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Ahmad Rashid rose to prominence after the Marxist-leninist insurgency in Baluchistan. He was part of the marxist nucleus which was fighting in Baluchistan. Another young man in this group was Najam Sethi who along with Tariq Ali are considered first of the “New Left” in Pakistan. Those who introduced Trotsky’s writings for the first time in Pakistani Left wing (which was hard core Stalinist and Maoist in those days). Both Rashid and Sethi soon quit being revolutionaries and emerged as seasoned political commentators and analysts operating in the “Post-marxist” paradigm. Amongst them Rashid is more academic, his work on Taliban and United States policy towards Afghanistan and central Asia is considered authoritative. He is perhaps the most objective analyst on Afghanistan and Pakistan. In the following article he puts Salman Taseer and Shahbaz Bhatti’s murders in perspective . While its fundamental to criticize the role of military establishment the abject surrender by Zardari regime should never be underestimated. Its the vacum being left by the weaker “political establishment” which is being filled in by the proto-fascist elements.  This sense of proportion is lacking in most progressive analysis coming from Pakistan but Ahmad Rashid’s highly analytical mind superbly achieves this balance. This is without any question one of best writing on recent crisis of Islamic Republic.

Shaheryar Ali

 

Ahmad Rashid : New York Review of Books Blog (With Thanks)

The assassination on Wednesday of Shahbaz Bhatti, Pakistan’s Federal Minister of Minorities, killed in broad daylight in Islamabad by four gunmen, is one of the most shameful acts of political violence committed by Pakistani extremists. That it comes just two months after the murder of Salman Taseer, the Governor of Punjab and one of the country’s leading liberal voices makes it all the more chilling. Yet the government and state’s reaction to the two killings has been even more shameful—raising the disturbing possibility that extremism is still being used by the security services in its efforts to oppose Western policies in the region.

The 40-year-old Bhatti was a Roman Catholic and the only Christian member of the cabinet of Prime Minister Yousf Reza Gailani. It was a death foretold. Taseer had been assassinated for his courageous struggle to amend Pakistan’s blasphemy law, which has been used to persecute minorities—a struggle to which Bhatti had also dedicated himself. Bhatti made a videotape some months ago that he wanted released to the BBC if he was killed. In it he said he would carry on the campaign to amend the blasphemy law.

“I will prefer to die for the cause [of defending] the rights of my community rather than to compromise on my principles,” Bhatti said in the tape. “The forces of violence, militants, banned organizations, Taliban and al-Qaeda, want to impose their radical philosophy in Pakistan and whosoever stands against it, they threaten him.”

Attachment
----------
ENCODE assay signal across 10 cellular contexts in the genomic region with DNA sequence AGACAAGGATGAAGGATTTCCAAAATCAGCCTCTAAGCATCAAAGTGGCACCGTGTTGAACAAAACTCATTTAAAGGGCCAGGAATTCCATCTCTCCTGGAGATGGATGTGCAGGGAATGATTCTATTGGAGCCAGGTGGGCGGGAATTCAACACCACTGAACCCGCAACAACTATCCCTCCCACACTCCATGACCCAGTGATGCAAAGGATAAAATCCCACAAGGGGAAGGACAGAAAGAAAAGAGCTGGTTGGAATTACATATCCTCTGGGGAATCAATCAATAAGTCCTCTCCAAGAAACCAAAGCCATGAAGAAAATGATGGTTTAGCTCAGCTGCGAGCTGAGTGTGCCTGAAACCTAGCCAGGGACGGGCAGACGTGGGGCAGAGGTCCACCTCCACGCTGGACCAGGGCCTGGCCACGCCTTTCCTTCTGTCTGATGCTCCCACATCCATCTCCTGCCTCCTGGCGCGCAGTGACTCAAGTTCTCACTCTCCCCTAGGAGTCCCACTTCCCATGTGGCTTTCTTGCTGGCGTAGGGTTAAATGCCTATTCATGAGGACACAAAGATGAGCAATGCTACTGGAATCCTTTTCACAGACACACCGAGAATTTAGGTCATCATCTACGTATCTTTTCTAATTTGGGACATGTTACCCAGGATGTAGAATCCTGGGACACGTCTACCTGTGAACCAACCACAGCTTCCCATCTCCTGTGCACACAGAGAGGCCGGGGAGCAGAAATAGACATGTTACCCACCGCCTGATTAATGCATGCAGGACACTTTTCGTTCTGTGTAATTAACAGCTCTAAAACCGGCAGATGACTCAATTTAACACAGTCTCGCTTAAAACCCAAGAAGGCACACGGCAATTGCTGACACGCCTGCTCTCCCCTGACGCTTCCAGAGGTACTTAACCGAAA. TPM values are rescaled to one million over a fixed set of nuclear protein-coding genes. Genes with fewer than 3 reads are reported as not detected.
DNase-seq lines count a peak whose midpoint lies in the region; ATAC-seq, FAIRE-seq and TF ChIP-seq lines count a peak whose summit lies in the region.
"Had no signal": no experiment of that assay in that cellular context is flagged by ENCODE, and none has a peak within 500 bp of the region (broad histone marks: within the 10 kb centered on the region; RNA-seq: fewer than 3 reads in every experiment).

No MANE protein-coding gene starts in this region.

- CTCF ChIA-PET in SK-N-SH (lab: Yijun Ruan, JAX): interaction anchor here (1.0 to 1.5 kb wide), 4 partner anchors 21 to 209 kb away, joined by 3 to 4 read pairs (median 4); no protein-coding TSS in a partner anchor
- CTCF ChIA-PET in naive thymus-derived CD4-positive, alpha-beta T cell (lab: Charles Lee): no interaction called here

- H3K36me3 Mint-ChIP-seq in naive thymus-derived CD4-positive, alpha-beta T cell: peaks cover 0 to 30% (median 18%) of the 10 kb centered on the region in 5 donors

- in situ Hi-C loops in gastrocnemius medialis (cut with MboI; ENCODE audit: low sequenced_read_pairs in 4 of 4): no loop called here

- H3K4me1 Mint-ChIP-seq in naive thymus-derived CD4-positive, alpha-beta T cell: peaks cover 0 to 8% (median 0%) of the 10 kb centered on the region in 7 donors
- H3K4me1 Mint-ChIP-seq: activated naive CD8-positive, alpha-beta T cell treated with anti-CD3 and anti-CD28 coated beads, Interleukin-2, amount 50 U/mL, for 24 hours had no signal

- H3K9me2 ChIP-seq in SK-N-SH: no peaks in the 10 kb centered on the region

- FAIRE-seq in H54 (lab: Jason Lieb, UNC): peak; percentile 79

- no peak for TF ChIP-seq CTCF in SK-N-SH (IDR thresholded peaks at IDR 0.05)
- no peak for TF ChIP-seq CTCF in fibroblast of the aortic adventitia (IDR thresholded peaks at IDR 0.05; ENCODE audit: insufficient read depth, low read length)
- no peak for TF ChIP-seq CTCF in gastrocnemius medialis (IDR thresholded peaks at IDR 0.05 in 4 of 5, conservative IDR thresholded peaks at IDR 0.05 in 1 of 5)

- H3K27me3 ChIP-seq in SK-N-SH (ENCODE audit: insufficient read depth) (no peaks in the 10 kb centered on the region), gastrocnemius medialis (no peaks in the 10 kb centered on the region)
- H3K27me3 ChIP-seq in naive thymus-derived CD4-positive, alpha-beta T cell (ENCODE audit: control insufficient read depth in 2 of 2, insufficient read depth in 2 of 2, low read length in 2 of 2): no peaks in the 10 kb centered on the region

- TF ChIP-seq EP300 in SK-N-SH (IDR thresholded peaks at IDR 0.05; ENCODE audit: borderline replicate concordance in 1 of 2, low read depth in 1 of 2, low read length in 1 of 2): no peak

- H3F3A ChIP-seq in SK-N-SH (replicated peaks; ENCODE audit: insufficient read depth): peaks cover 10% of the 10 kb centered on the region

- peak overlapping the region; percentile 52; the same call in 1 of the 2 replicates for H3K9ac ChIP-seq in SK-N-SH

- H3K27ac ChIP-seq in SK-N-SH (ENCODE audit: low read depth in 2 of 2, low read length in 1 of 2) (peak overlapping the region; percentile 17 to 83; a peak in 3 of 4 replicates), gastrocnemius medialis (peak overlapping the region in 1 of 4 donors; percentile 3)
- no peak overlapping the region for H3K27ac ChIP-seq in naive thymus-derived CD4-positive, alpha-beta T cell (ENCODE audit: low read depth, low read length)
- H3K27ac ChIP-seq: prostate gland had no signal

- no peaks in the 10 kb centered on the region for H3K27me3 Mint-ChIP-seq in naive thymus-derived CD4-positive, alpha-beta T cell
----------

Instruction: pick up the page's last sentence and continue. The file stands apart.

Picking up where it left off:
Bhatti knew his life was in danger; he had been threatened repeatedly in recent weeks and had asked the government to provide him with security and a bulletproof vehicle. But even after Taseer’s murder, the government did nothing. Like Taseer, he ended up riddled with machine gun fire—though it is unclear whether a security detail might have helped, since Taseer was shot dead by his own bodyguard, a highly trained police officer. In both cases, the killers have come from a culture that has grown increasingly intolerant in recent years, abounds in conspiracy theories, and wrongly interprets Islam solely in terms of jihad and violence.

As leaders worldwide—from the Pope to Hillary Clinton to Nicolas Sarkozy—strongly condemn Bhatti’s murder, the reaction of the Pakistani government has been vapid. No action has been taken or promises made to curb the freedom of violent extremist groups, who have hailed both murders and who have meanwhile been staging daily street demonstrations in Lahore to demand the death sentence for Raymond Davis, the American CIA agent who is now in Pakistani custody after killing two Pakistani men believed to be agents for the army’s Inter-Services Intelligence (ISI). (Davis was part of a secret team working in the country; the exposure of his activities puts further strain on the uneasy alliance between the US and Pakistan.)

For its part, the army has so far failed to express regret about either Bhatti’s murder or Taseer’s. The army chief General Ashfaq Kayani declined to publicly condemn Taseer’s death or even to issue a public condolence to his family. He told Western ambassadors in January in Islamabad that there were too many soldiers in the ranks who sympathize with the killer, and showed them a scrapbook of photographs of Taseer’s killer being hailed as a hero by fellow police officers. Any public statement, he hinted, could endanger the army’s unity.